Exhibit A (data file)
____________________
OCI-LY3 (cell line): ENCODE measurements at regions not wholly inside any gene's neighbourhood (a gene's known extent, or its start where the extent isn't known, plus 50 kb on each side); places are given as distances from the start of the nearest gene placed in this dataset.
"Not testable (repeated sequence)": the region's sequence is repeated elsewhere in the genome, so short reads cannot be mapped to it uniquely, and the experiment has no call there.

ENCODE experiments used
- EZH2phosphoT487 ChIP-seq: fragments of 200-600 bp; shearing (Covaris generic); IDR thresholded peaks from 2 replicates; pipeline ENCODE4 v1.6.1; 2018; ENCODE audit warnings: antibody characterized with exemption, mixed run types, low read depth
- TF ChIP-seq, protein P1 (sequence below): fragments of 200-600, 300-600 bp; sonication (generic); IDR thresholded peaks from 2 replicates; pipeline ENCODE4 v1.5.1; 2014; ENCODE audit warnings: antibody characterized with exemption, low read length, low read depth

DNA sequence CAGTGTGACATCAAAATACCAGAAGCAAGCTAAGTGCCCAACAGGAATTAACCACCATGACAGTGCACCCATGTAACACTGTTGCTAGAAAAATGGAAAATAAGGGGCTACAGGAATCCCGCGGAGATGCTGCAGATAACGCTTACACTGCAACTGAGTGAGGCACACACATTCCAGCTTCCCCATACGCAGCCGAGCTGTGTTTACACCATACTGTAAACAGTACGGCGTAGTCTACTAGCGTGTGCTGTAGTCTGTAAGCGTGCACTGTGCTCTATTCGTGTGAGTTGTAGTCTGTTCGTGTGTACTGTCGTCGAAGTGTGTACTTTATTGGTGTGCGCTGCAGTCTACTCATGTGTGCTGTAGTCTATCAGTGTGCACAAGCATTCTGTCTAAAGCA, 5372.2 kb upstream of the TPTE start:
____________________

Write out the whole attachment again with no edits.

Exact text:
OCI-LY3 (cell line): ENCODE measurements at regions not wholly inside any gene's neighbourhood (a gene's known extent, or its start where the extent isn't known, plus 50 kb on each side); places are given as distances from the start of the nearest gene placed in this dataset.
"Not testable (repeated sequence)": the region's sequence is repeated elsewhere in the genome, so short reads cannot be mapped to it uniquely, and the experiment has no call there.

ENCODE experiments used
- EZH2phosphoT487 ChIP-seq: fragments of 200-600 bp; shearing (Covaris generic); IDR thresholded peaks from 2 replicates; pipeline ENCODE4 v1.6.1; 2018; ENCODE audit warnings: antibody characterized with exemption, mixed run types, low read depth
- TF ChIP-seq, protein P1 (sequence below): fragments of 200-600, 300-600 bp; sonication (generic); IDR thresholded peaks from 2 replicates; pipeline ENCODE4 v1.5.1; 2014; ENCODE audit warnings: antibody characterized with exemption, low read length, low read depth

DNA sequence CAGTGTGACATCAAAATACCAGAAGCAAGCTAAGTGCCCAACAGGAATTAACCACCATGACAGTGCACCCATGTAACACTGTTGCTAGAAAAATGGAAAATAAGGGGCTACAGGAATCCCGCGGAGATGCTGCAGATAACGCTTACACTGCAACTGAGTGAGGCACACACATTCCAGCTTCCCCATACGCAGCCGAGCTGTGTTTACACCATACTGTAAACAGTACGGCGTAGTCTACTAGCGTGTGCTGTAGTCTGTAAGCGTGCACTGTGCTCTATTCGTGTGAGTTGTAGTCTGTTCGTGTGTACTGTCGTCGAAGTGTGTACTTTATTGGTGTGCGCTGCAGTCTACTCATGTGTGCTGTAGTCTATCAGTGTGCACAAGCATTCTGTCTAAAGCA, 5372.2 kb upstream of the TPTE start: